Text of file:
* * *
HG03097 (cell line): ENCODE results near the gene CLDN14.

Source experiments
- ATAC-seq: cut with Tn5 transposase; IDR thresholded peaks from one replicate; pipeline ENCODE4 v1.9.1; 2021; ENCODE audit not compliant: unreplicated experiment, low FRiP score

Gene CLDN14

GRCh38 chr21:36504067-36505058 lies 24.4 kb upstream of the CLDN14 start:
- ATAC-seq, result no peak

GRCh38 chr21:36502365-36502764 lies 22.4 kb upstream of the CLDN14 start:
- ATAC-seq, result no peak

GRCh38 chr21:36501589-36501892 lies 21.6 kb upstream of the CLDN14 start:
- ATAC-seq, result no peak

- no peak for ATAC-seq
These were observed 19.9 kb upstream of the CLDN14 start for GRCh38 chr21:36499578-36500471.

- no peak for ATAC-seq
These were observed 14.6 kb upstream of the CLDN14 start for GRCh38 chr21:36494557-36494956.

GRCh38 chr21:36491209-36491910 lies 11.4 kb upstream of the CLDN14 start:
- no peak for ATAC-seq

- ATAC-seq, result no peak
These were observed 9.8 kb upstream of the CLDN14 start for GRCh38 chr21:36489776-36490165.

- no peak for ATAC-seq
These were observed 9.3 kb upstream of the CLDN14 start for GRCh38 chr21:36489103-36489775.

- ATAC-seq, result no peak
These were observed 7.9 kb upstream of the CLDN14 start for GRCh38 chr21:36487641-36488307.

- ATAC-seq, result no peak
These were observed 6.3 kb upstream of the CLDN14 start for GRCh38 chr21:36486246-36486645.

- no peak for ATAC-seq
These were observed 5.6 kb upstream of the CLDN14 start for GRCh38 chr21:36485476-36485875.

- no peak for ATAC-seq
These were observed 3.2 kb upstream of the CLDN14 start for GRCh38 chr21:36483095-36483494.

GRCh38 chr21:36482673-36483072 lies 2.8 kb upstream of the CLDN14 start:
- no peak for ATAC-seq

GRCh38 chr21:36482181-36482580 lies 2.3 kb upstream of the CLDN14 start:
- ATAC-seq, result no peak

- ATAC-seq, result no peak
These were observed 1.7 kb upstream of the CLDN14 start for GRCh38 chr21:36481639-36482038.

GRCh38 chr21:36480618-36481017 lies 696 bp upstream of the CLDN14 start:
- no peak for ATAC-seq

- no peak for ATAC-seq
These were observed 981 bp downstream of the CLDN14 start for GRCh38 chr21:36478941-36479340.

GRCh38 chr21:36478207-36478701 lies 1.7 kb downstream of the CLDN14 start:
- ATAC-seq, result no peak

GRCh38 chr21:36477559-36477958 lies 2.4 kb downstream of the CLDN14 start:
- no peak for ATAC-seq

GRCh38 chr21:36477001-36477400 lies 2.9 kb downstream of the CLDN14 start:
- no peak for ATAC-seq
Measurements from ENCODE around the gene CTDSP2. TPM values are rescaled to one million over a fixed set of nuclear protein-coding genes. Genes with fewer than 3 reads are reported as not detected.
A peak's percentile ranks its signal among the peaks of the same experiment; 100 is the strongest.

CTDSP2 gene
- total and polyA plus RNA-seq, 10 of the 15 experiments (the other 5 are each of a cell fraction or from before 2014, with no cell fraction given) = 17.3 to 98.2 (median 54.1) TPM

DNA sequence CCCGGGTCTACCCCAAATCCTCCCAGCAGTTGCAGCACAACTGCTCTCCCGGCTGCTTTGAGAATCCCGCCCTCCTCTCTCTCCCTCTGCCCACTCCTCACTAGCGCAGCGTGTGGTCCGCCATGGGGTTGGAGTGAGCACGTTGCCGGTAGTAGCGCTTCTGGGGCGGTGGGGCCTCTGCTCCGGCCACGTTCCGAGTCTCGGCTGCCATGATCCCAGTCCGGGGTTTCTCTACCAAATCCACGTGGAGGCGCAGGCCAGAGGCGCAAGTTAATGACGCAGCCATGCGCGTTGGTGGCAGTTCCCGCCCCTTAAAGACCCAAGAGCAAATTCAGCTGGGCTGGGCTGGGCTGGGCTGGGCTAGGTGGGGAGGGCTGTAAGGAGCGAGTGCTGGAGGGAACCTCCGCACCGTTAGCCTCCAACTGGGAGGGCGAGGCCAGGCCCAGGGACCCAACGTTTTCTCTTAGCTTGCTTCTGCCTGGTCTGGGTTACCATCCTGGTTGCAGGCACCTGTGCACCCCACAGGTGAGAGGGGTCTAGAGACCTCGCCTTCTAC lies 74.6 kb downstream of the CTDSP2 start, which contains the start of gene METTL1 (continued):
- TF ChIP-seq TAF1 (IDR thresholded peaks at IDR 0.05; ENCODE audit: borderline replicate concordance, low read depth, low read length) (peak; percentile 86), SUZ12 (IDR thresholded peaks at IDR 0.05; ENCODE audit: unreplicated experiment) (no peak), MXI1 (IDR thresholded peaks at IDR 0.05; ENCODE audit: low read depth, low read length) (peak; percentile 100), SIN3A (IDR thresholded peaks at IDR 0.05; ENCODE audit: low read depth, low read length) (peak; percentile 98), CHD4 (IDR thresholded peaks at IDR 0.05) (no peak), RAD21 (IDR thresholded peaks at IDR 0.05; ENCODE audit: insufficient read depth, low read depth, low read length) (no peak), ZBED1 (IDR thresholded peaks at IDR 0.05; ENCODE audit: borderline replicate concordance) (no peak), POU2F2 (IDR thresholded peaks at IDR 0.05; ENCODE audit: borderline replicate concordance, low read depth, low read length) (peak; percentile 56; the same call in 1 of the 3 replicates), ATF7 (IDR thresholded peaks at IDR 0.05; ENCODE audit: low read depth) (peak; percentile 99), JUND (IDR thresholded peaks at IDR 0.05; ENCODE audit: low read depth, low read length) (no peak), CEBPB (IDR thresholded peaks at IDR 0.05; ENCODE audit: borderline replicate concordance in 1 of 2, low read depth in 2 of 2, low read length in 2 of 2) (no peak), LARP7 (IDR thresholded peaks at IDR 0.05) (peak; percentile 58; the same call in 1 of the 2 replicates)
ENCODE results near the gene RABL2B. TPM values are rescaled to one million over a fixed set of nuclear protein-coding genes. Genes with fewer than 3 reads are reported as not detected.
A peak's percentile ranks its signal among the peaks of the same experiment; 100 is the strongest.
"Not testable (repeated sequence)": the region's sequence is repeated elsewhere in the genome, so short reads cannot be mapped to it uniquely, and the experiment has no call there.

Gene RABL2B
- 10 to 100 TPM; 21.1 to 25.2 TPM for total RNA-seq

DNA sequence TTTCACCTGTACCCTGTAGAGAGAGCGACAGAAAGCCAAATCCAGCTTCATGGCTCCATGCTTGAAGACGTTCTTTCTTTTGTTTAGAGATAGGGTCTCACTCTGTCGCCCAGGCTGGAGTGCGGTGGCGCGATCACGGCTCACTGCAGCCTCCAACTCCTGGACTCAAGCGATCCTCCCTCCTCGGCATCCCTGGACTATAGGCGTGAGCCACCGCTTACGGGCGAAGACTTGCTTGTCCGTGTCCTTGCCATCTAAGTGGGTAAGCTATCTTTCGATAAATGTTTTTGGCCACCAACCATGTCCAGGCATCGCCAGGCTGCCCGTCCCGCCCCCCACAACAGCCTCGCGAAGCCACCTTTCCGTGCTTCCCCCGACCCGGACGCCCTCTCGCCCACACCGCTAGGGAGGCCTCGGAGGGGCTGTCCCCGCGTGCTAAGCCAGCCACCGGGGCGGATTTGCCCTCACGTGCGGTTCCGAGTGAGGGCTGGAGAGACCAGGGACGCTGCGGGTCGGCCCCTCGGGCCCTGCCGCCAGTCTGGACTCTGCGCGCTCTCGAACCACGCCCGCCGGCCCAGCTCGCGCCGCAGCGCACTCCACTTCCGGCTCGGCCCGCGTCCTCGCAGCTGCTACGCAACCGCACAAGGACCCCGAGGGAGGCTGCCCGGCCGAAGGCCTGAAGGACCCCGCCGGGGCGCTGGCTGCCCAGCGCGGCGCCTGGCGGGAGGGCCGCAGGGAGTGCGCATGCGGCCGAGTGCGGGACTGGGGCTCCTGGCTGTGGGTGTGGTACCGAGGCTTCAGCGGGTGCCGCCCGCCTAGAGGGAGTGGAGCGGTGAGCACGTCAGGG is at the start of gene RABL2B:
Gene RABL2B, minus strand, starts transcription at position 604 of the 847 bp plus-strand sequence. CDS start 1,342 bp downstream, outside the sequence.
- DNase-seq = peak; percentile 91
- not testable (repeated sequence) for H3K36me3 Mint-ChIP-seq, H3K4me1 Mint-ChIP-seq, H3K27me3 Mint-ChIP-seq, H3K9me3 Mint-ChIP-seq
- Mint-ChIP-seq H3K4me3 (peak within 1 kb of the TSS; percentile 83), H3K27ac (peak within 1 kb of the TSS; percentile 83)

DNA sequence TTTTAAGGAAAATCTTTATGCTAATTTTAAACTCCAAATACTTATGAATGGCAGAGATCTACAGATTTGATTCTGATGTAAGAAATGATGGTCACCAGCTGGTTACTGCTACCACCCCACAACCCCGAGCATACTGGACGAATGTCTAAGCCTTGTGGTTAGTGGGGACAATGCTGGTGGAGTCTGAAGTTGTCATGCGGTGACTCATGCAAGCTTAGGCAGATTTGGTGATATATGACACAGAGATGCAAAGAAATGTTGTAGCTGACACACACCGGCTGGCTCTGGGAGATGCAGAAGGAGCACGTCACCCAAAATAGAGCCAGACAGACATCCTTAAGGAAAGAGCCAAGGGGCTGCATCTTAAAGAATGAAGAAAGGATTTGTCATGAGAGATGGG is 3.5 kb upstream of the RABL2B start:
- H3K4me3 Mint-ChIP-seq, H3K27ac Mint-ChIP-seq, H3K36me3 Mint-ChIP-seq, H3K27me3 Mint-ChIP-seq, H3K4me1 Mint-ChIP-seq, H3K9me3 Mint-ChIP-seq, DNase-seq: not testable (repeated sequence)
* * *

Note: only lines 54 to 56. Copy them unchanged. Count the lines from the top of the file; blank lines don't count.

Gene RABL2B
- 10 to 100 TPM; 21.1 to 25.2 TPM for total RNA-seq

DNA sequence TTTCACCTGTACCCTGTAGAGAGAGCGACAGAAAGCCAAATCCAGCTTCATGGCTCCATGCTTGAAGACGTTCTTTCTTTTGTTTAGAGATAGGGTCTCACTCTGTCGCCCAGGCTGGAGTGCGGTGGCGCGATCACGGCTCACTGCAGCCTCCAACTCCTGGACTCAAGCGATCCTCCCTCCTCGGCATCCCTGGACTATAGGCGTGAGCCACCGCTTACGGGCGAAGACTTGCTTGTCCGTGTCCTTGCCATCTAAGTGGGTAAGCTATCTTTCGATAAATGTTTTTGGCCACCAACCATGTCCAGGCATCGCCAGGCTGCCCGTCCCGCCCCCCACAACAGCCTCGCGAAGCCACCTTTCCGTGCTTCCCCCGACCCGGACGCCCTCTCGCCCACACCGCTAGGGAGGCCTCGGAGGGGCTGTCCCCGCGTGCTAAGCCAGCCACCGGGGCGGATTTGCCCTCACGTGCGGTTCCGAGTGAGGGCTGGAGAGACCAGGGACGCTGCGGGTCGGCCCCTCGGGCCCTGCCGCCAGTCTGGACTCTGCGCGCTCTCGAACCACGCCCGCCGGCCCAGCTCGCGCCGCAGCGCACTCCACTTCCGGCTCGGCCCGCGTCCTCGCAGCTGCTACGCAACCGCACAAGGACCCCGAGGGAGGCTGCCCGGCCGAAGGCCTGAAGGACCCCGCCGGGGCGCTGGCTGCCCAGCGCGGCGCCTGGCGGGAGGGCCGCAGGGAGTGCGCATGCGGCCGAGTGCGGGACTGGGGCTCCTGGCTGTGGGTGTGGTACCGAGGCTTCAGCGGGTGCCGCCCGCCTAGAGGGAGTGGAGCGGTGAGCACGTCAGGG is at the start of gene RABL2B: